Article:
Goldcrest Bird Facts – Goldcrest facts, living habitat, kinds, reproduction

What is Goldcrest? Goldcrest facts, living habitat, kinds, reproduction. Information about Goldcrest animal.

Goldcrest Bird Facts - Goldcrest facts, living habitat, kinds, reproduction

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The smallest British bird is the goldcrest, sometimes called the golden-crested wren although it is not a true wren. It is only three and a half inches long, with greenish upper parts, whitish under parts and an orange-yellow crest.

The goldcrest is usually found in evergreens such as spruce or yew, flying from one tree to another just like a tit in search of spiders and insects of various kinds. It has a musical, high-pitched song and a shrill call —”zeet-zeet-zeet”. The delicate nest is usually hung like a cradle beneath thick foliage at the end of a conifer branch and is made of green moss, woven together with Spiders’ webs and lined with feathers. There are normally between seven and ten eggs, pale and speckled with brown, and these are usually laid in April, with a second brood in May or June.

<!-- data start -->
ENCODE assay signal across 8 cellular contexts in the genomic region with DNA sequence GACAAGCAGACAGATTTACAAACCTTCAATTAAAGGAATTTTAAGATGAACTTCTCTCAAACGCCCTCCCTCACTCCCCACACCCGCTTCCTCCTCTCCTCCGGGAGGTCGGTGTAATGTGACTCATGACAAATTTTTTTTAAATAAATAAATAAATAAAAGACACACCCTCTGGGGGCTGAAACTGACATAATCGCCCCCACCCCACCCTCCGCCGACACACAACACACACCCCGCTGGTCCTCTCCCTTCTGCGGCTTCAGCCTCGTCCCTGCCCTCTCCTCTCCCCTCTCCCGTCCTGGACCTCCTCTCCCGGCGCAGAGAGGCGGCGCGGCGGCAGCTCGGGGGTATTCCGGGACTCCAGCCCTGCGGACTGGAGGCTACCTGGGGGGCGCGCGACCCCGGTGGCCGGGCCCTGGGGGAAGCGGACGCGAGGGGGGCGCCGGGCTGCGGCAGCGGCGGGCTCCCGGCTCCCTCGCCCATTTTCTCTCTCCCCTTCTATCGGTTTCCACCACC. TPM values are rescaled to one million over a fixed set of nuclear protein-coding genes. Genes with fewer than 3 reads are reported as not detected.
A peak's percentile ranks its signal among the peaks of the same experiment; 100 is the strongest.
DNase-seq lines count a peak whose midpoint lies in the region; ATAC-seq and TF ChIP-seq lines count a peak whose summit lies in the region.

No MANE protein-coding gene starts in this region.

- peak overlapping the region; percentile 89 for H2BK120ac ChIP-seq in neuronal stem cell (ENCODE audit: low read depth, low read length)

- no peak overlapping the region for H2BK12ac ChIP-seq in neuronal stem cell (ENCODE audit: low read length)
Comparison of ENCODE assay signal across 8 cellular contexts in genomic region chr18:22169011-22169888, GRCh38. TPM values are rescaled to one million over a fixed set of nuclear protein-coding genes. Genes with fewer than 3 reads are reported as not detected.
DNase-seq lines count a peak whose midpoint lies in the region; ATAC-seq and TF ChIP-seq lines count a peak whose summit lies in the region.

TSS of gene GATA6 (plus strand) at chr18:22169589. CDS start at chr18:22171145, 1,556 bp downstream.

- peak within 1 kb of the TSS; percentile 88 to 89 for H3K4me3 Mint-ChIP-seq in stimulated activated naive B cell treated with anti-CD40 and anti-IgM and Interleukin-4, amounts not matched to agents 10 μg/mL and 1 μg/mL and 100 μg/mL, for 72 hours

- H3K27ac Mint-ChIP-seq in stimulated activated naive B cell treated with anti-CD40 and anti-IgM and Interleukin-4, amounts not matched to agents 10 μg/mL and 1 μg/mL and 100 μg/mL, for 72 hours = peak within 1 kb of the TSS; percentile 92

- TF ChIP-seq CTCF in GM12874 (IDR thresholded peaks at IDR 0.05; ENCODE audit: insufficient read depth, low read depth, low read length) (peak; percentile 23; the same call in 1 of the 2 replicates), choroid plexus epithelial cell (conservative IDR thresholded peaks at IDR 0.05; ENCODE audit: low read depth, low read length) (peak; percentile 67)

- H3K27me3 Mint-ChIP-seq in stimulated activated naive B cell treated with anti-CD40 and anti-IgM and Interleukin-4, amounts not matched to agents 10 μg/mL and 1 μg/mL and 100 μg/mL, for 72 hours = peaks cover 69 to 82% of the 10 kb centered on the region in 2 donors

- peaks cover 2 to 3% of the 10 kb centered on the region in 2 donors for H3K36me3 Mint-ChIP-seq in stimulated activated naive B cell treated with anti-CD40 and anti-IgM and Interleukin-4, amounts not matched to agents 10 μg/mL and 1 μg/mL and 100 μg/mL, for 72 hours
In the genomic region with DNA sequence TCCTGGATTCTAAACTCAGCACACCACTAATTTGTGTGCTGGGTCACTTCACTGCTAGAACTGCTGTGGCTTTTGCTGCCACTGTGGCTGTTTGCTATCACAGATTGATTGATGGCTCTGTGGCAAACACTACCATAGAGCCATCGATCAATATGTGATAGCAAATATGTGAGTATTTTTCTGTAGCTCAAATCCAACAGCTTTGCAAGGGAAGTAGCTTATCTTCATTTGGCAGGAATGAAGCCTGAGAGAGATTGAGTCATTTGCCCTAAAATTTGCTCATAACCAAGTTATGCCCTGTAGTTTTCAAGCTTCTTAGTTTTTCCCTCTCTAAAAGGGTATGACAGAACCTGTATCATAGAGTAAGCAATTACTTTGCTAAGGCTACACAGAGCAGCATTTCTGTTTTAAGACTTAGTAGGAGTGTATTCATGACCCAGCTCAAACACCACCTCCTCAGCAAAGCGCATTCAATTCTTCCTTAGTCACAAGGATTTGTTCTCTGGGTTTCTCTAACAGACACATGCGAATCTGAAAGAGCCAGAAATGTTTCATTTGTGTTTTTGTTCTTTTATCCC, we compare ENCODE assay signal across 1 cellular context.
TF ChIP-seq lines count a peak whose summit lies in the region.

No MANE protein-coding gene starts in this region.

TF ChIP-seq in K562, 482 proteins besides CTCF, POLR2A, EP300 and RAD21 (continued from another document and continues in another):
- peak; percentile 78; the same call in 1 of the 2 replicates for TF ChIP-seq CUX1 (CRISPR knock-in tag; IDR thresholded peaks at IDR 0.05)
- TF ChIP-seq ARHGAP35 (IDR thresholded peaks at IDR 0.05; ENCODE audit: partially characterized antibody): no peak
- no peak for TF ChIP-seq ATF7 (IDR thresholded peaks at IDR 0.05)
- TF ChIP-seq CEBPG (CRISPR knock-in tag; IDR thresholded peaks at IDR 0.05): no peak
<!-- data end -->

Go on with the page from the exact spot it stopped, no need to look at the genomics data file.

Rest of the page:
Goldcrest Bird Facts - Goldcrest facts, living habitat, kinds, reproduction

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Most British goldcrests are residents but every autumn some of these tiny birds journey across the North Sea from northern Europe to spend the winter in the British Isles, often joining up with parties of tits, but even here the weather is sometimes too cold for them and then many die. Some firecrests also visit England and Wales from the continent of Europe in winter. They are very like goldcrests, but with a fiery crest and a noticeable black stripe through the eye and a white one above it.

Goldcrest Bird Facts - Goldcrest facts, living habitat, kinds, reproduction

North America has similar birds known as kinglets, which breed as far north as Alaska.

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